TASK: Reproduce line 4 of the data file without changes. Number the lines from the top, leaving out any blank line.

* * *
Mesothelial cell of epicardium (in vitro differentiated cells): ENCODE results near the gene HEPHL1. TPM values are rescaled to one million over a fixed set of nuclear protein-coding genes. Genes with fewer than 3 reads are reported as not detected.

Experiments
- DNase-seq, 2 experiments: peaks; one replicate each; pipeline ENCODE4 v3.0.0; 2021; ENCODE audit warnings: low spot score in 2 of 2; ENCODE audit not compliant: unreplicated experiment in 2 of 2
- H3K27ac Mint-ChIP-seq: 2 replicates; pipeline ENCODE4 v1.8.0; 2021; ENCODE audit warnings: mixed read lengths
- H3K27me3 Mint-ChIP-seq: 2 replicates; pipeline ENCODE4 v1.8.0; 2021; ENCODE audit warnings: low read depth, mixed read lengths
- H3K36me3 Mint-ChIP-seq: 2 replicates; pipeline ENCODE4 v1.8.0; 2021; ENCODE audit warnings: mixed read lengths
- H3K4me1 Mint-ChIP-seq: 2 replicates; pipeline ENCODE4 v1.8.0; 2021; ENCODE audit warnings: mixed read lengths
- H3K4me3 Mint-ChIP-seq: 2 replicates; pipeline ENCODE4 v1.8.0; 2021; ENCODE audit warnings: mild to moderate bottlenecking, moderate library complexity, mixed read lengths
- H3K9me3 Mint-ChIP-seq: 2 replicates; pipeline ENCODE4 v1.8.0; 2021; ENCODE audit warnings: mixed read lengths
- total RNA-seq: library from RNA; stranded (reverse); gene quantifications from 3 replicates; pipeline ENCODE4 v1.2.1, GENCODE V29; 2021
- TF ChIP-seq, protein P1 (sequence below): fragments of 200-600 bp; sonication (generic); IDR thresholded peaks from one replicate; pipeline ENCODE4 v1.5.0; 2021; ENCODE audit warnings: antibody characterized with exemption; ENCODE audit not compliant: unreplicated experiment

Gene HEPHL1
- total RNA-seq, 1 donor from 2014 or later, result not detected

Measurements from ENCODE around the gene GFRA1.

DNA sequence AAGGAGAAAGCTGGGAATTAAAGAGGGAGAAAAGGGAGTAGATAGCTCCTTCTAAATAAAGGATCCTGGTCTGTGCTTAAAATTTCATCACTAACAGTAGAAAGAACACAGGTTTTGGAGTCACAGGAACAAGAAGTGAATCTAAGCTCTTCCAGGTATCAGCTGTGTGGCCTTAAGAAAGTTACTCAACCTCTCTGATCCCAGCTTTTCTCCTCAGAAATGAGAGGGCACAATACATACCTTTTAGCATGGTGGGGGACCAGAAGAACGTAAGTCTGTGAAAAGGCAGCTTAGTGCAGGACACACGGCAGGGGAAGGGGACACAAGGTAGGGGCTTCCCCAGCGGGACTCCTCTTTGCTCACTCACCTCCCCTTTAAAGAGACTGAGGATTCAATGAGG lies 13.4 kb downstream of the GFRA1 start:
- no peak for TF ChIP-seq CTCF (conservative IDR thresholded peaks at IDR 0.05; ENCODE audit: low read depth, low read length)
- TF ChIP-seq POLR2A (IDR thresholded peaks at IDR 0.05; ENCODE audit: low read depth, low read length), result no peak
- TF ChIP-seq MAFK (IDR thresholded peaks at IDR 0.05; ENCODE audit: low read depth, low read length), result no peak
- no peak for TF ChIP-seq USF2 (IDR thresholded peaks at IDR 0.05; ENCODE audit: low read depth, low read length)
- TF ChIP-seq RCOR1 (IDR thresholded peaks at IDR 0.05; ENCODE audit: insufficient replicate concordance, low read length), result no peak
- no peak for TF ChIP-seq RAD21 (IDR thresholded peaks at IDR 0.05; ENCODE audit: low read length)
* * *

- H3K27ac Mint-ChIP-seq: 2 replicates; pipeline ENCODE4 v1.8.0; 2021; ENCODE audit warnings: mixed read lengths